"Come to me all you who labor and are burdened, and I will give your rest" (Mt 11:29). He, our king and our God, invites us to come to him to help us face our trials and troubles. We need the support of our meek and just savior (Zec. 9:9) in our times of worries, fears, and anxiety. Whatever forms or shapes our burdens come in, we must trust that our Lord and King Jesus cares for us and should turn over those troubling conditions to him. St. Peter offered similar words of persuasion to take our worries to our compassionate Saviour when he wrote: "Cast all your worries upon him for he cares for you" (1 Pt 5:7; see Ps. 55: 23).
What are the burdens we bear? Is it the heavy burden of sin, as St. Jerome said? Is it the burden of poor health? Is it the burden of doubt about God's love for us? Is it a burden of a complicated relationship? Is it a burden concerning children who have left the faith? Is it a burden of financial strain? There are many more of them you can add to the list. What do we do with these burdens, the difficulties stressing and tearing us apart? We must act in faith, trusting Jesus' invitation, casting them upon Jesus who cares for our wellbeing. He will grant us rest, that is, shalom-peace. That is the promise he made. Peace means he will grant us calmness of heart, wholeness and wellness in our interior life so as not to be drowned by our difficulties. He does not promise they will be taken away; those burdens often remain. But he assures us that he will strengthen us and see us through those struggles if he does not remove them.
Jesus adds to his invitation, "Take my yoke upon you...for my yoke is easy and my burden light" (Mt. 11:29'30). Jesus' Gospel replaces the burden of the law presented by the Pharisees and Scribes. Jesus' yoke and burden are constituted in his teachings and the Sacraments he instituted. They are still demanding and do not necessarily get rid of life hardships. For instance, Jesus' message and wisdom assure us we shall still face difficulties in the world (Jn 16:33) and must be willing to carry our crosses daily and follow him (Lk 9: 23; Mt 10: 38) if we want to be worthy of him.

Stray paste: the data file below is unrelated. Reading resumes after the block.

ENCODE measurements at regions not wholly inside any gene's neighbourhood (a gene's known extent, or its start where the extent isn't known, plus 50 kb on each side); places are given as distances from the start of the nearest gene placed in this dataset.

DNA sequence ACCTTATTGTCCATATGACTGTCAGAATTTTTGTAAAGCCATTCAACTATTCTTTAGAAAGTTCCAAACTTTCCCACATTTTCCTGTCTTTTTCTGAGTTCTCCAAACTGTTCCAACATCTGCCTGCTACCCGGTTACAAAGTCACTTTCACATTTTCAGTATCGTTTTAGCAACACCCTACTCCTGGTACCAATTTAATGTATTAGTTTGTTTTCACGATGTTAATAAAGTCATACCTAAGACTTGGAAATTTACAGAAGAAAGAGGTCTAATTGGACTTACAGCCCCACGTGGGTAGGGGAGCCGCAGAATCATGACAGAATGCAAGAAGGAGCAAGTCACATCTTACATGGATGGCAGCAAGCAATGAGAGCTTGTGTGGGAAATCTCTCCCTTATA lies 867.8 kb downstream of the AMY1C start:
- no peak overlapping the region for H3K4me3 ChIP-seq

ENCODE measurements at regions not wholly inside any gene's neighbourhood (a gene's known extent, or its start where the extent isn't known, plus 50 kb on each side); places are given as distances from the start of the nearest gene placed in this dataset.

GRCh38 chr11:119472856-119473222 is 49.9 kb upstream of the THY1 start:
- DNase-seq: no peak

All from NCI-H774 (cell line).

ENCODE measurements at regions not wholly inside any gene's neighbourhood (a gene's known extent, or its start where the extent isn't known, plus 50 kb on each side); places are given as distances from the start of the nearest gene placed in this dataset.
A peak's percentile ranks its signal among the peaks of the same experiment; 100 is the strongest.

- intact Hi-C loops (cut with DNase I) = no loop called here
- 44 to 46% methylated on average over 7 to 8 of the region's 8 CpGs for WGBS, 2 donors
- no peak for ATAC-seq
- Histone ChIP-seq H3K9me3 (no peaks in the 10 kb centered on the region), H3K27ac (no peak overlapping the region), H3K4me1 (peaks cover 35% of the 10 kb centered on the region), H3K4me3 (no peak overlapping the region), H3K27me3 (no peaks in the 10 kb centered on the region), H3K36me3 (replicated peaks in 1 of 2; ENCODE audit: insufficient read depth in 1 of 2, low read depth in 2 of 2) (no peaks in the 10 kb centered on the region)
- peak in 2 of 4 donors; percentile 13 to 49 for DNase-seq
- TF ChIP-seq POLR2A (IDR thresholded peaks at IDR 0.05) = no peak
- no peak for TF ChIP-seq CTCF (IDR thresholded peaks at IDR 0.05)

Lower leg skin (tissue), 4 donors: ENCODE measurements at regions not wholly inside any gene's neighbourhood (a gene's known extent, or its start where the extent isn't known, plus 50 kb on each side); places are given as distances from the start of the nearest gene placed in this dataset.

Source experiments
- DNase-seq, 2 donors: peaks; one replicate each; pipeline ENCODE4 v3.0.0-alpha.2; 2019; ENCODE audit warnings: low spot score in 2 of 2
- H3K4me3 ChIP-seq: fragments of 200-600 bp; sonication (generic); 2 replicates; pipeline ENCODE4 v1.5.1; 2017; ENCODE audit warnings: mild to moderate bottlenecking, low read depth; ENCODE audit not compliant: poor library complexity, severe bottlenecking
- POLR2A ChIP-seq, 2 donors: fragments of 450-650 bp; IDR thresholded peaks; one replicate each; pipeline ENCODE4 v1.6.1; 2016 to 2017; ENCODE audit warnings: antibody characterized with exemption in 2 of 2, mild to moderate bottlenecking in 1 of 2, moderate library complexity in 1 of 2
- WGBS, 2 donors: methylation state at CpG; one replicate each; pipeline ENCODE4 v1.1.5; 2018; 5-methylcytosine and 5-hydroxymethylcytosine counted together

So what do we do with the troubles life throws at us? What do we do with difficulties that accompany following Jesus and doing his will? We must constantly pray for faith. Without faith, we cannot do God's will nor please him. We must pray for a living faith and nourish that faith daily. We must believe that God loves and cares for us, no matter the hardship we face as Christians. This is hard, but we must strive to do this. We must imitate our Lord and be meek and humble to accept his will for us, including brutal truths about our existence and how to order our life based on his wisdom and Gospel.
One of the four invitations of the Year of Parish Revival from the USCCB National Eucharistic Mission is a call to Personal Encounter with Jesus in the Eucharist: "This is a specific call for monthly 'Encounter Nights' that help parishioners encounter Jesus in the Eucharist personally." We are responding to this invitation through our parish's monthly Eucharistic Adoration. We had one this past Monday, the third of July. Did you have any exciting and inspiring experience you would like to share about how worshiping Jesus in Adoration helped you deal effectively with your burden? I'll like to hear from you. I know Jesus is a promise keeper. If you present your burden to him, he will keep his part of the bargain and give you rest.
Fr. Bernard, OP